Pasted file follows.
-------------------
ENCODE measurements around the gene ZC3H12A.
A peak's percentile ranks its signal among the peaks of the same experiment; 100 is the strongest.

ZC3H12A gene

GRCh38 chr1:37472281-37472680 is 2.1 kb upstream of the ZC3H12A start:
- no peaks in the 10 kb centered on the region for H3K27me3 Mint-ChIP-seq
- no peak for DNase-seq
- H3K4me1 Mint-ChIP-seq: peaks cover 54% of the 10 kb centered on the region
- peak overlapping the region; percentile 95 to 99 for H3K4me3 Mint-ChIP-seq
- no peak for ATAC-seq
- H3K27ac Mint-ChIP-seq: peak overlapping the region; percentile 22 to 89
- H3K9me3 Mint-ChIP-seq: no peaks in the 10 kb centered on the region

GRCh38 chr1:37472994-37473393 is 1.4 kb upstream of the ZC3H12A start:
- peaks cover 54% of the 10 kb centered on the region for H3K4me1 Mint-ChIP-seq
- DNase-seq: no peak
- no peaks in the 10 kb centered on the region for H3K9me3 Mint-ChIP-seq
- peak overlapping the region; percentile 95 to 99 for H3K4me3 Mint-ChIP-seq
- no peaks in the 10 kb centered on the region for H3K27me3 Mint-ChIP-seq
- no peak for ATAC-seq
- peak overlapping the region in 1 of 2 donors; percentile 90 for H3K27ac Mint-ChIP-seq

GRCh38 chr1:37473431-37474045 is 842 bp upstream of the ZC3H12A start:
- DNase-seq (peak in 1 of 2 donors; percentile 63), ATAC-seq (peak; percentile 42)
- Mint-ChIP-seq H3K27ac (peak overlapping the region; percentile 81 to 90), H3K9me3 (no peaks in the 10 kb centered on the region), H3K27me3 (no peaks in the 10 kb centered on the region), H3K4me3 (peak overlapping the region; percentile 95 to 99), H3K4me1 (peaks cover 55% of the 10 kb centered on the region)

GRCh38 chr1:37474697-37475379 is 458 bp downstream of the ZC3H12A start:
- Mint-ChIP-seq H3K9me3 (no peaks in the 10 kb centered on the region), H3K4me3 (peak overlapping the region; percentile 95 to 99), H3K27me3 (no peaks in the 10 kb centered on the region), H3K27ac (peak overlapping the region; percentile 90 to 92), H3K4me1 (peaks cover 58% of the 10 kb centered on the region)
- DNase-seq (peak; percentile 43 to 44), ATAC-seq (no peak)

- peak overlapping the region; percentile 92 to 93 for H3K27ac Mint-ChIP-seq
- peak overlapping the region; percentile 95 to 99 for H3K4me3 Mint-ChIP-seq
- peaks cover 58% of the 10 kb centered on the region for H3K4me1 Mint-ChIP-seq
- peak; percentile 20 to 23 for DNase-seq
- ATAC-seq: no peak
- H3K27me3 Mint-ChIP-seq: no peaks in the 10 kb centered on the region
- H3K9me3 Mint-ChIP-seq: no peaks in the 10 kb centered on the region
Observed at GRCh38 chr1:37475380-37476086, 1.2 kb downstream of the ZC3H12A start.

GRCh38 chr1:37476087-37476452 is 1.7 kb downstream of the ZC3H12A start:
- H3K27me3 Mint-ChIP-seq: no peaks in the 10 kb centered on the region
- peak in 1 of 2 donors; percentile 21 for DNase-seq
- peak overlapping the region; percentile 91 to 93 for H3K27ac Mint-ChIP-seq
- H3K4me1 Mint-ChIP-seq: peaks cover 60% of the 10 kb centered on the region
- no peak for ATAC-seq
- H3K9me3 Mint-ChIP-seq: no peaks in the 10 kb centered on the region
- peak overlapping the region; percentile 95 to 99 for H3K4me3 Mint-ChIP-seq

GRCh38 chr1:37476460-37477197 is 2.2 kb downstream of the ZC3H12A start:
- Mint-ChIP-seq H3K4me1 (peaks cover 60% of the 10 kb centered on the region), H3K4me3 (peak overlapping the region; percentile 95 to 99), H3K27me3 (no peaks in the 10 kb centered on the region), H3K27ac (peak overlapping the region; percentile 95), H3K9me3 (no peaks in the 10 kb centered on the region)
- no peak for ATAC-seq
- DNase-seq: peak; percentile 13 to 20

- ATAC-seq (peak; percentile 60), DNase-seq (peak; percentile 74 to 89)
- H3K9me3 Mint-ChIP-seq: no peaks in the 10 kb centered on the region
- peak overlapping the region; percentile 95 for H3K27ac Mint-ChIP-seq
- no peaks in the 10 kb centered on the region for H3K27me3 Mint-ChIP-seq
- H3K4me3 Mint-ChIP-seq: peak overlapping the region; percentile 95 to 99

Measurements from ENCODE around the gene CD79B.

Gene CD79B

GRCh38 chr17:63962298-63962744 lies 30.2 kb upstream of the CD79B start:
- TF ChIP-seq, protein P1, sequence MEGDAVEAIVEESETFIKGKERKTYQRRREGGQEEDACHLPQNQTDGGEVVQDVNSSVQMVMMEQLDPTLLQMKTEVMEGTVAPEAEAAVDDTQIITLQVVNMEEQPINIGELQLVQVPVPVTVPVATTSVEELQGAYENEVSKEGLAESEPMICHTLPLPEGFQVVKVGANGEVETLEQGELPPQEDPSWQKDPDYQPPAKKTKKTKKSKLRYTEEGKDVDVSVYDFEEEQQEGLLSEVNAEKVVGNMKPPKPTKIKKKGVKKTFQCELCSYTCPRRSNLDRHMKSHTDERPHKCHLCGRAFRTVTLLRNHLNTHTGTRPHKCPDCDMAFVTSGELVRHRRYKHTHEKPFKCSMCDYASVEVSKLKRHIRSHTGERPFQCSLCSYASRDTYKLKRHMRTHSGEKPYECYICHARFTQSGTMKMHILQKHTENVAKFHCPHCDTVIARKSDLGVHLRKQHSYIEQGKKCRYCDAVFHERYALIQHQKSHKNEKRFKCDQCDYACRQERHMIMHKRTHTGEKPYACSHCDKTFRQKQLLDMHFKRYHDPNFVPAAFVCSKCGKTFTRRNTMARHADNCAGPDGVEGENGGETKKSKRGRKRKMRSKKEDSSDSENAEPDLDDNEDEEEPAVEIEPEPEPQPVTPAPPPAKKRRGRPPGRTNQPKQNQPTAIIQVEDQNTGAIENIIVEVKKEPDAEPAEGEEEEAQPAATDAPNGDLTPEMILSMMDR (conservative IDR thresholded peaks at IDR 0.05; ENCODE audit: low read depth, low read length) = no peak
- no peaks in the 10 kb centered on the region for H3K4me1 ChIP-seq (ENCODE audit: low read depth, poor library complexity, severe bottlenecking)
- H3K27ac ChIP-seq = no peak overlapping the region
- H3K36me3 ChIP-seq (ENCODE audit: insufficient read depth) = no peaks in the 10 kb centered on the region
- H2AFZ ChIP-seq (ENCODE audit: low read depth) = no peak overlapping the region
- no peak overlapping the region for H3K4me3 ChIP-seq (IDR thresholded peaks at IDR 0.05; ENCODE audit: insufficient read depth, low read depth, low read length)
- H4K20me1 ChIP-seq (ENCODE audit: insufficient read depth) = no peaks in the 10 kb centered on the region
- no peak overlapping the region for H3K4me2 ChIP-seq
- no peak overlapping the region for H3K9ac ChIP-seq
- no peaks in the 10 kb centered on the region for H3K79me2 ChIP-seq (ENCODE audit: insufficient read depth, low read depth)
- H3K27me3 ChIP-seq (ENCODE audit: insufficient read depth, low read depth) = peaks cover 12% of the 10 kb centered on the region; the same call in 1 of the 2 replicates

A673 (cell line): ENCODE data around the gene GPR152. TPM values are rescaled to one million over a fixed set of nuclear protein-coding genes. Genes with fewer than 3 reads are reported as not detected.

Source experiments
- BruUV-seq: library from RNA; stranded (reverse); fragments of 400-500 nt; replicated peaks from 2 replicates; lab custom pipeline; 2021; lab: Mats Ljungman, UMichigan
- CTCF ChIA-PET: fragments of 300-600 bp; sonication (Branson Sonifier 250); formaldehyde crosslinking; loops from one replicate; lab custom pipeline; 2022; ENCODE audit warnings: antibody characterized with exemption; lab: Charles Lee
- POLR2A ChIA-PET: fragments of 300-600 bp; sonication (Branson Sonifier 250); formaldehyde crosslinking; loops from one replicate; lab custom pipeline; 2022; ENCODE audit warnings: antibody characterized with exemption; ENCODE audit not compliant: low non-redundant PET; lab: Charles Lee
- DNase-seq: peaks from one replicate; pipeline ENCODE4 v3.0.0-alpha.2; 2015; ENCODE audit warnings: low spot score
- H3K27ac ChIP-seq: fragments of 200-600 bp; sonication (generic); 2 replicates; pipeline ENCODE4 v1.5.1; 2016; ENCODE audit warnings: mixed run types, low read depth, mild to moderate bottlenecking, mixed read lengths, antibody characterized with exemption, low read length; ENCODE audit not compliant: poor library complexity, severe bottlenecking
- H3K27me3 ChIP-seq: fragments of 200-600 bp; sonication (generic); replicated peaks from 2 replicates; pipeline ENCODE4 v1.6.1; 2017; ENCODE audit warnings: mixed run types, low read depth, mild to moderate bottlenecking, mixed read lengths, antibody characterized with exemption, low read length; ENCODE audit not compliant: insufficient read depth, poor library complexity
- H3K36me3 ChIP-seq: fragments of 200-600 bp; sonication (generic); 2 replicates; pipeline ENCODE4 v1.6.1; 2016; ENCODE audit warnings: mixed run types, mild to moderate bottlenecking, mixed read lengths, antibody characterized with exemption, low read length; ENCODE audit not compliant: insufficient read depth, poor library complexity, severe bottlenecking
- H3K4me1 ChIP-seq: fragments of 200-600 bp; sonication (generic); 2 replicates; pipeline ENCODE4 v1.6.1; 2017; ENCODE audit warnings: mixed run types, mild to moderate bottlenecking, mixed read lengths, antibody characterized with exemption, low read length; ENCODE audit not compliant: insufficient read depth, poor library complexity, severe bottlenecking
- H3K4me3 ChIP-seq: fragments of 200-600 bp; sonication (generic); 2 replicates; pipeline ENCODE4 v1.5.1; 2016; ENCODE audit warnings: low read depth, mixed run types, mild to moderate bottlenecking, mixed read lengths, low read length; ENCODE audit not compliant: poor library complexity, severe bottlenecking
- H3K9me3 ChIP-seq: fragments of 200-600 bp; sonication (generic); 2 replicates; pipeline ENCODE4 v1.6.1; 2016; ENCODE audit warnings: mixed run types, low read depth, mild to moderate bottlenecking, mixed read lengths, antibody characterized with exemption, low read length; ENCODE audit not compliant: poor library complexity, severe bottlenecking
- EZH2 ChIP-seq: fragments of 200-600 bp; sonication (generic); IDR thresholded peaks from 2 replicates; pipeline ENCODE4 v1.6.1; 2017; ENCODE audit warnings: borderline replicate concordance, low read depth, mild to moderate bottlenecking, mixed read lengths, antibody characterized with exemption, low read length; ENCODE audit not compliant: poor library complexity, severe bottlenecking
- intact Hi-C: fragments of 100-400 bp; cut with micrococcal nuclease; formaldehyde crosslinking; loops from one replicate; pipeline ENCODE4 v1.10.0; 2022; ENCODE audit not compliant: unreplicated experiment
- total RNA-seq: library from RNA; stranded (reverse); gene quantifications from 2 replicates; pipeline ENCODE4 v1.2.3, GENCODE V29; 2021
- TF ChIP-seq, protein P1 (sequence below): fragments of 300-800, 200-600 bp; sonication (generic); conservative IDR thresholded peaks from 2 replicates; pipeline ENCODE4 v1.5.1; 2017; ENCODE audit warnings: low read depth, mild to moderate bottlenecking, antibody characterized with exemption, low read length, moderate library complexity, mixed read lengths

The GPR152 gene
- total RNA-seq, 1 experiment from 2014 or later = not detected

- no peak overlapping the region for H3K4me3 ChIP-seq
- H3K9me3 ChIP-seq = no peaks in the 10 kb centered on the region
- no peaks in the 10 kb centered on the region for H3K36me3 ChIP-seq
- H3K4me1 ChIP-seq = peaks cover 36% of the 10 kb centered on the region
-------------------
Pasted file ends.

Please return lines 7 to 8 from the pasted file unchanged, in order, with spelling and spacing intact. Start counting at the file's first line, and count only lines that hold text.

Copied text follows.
- H3K4me1 Mint-ChIP-seq: peaks cover 54% of the 10 kb centered on the region
- peak overlapping the region; percentile 95 to 99 for H3K4me3 Mint-ChIP-seq